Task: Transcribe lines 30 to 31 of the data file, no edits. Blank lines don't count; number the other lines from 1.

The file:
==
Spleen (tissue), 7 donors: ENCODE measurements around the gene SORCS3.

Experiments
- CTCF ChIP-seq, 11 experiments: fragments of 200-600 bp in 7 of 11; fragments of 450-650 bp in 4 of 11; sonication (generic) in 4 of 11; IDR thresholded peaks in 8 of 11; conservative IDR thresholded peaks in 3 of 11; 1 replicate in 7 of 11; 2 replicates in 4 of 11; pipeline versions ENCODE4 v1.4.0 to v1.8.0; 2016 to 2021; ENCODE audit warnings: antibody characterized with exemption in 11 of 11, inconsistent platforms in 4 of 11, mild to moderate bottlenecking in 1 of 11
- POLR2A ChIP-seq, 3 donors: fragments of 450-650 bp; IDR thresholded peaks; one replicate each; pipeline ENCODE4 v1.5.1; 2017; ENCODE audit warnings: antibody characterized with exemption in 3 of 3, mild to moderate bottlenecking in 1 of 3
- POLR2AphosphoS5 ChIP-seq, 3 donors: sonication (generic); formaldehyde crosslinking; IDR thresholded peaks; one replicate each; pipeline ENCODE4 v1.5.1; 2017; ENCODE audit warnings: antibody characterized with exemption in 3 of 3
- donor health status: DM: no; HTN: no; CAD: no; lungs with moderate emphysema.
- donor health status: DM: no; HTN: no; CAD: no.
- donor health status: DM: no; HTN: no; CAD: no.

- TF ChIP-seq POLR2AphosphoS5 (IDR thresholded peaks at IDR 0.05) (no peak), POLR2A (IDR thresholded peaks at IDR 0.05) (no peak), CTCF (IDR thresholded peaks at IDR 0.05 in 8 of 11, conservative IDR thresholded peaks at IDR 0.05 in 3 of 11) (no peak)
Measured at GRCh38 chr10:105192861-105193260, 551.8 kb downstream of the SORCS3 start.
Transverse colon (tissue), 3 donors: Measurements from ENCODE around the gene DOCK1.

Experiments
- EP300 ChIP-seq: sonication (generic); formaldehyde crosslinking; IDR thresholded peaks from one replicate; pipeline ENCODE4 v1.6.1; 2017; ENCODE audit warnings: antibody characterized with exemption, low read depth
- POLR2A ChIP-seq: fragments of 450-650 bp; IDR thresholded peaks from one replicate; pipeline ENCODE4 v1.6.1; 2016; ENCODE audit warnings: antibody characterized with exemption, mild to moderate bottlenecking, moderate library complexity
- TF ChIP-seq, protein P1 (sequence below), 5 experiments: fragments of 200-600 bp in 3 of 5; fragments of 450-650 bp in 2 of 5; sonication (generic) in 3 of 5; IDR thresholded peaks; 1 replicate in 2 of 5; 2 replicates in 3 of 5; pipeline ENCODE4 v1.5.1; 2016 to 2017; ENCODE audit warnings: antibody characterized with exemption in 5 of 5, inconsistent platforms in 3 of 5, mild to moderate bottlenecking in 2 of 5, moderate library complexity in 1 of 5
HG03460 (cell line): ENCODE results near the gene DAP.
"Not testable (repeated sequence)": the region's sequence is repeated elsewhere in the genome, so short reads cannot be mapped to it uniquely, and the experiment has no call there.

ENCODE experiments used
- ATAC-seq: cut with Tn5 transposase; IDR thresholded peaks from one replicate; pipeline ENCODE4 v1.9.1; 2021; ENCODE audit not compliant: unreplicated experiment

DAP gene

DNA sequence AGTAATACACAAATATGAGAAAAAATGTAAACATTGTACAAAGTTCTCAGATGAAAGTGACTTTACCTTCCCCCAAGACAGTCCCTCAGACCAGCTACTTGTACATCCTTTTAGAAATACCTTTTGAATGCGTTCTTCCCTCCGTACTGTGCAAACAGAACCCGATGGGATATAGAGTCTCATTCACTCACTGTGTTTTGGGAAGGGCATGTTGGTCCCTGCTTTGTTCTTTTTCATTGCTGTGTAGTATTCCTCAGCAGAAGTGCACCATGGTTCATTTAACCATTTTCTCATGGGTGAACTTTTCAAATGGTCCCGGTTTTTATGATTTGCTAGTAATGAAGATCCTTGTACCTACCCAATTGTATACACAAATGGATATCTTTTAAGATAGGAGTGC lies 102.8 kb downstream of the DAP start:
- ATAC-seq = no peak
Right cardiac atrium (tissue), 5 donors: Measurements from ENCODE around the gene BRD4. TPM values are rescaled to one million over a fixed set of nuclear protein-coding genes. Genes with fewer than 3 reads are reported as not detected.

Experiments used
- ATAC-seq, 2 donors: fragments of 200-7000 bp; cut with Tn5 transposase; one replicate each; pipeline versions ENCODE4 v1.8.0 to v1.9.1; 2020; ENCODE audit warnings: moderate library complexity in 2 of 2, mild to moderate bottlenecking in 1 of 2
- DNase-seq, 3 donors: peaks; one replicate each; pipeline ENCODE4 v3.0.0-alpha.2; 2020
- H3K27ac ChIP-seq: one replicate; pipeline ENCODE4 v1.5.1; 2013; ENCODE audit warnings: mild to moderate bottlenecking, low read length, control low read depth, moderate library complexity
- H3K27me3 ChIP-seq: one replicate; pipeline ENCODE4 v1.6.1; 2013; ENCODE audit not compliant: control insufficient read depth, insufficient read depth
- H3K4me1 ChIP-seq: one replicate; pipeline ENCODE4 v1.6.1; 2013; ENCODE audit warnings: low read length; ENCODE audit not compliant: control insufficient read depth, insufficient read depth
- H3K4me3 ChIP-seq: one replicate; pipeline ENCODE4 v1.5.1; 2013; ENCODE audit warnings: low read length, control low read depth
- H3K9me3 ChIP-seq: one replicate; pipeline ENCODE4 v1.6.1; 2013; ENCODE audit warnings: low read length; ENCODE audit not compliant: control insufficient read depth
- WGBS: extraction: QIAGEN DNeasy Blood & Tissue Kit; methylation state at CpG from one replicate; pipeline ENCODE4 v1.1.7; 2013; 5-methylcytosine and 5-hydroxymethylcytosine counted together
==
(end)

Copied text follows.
- H3K4me3 ChIP-seq: one replicate; pipeline ENCODE4 v1.5.1; 2013; ENCODE audit warnings: low read length, control low read depth
- H3K9me3 ChIP-seq: one replicate; pipeline ENCODE4 v1.6.1; 2013; ENCODE audit warnings: low read length; ENCODE audit not compliant: control insufficient read depth